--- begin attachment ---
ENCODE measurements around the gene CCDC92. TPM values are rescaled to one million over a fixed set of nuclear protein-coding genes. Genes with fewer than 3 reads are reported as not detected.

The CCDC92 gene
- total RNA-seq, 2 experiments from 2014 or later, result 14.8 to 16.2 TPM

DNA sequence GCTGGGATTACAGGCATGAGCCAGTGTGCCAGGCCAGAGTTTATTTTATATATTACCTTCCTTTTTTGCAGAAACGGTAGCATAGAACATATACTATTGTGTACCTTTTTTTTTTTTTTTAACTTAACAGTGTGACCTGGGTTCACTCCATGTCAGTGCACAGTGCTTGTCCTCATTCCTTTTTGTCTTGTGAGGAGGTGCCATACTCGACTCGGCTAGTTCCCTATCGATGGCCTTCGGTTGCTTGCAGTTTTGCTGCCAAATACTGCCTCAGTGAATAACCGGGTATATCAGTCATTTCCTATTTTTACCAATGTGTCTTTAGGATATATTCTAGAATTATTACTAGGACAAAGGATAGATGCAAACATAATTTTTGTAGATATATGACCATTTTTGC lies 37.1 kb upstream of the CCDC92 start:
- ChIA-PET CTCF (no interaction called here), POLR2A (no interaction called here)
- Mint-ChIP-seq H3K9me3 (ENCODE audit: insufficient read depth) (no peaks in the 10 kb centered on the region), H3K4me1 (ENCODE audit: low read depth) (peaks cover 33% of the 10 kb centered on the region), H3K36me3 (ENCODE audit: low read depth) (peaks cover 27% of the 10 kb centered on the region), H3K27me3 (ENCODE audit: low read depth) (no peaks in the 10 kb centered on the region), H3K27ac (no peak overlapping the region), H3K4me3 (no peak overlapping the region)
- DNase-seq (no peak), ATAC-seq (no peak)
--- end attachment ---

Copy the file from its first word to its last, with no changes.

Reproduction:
ENCODE measurements around the gene CCDC92. TPM values are rescaled to one million over a fixed set of nuclear protein-coding genes. Genes with fewer than 3 reads are reported as not detected.

The CCDC92 gene
- total RNA-seq, 2 experiments from 2014 or later, result 14.8 to 16.2 TPM

DNA sequence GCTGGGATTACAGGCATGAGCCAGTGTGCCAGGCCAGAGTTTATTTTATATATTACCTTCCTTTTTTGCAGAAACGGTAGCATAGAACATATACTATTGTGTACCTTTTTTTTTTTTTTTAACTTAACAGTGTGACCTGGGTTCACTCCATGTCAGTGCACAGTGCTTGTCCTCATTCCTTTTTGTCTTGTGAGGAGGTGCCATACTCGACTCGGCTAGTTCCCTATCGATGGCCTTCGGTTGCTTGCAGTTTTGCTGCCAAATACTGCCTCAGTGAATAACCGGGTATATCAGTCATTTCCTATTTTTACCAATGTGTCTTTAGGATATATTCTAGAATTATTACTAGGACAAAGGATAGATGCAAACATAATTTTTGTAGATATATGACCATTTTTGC lies 37.1 kb upstream of the CCDC92 start:
- ChIA-PET CTCF (no interaction called here), POLR2A (no interaction called here)
- Mint-ChIP-seq H3K9me3 (ENCODE audit: insufficient read depth) (no peaks in the 10 kb centered on the region), H3K4me1 (ENCODE audit: low read depth) (peaks cover 33% of the 10 kb centered on the region), H3K36me3 (ENCODE audit: low read depth) (peaks cover 27% of the 10 kb centered on the region), H3K27me3 (ENCODE audit: low read depth) (no peaks in the 10 kb centered on the region), H3K27ac (no peak overlapping the region), H3K4me3 (no peak overlapping the region)
- DNase-seq (no peak), ATAC-seq (no peak)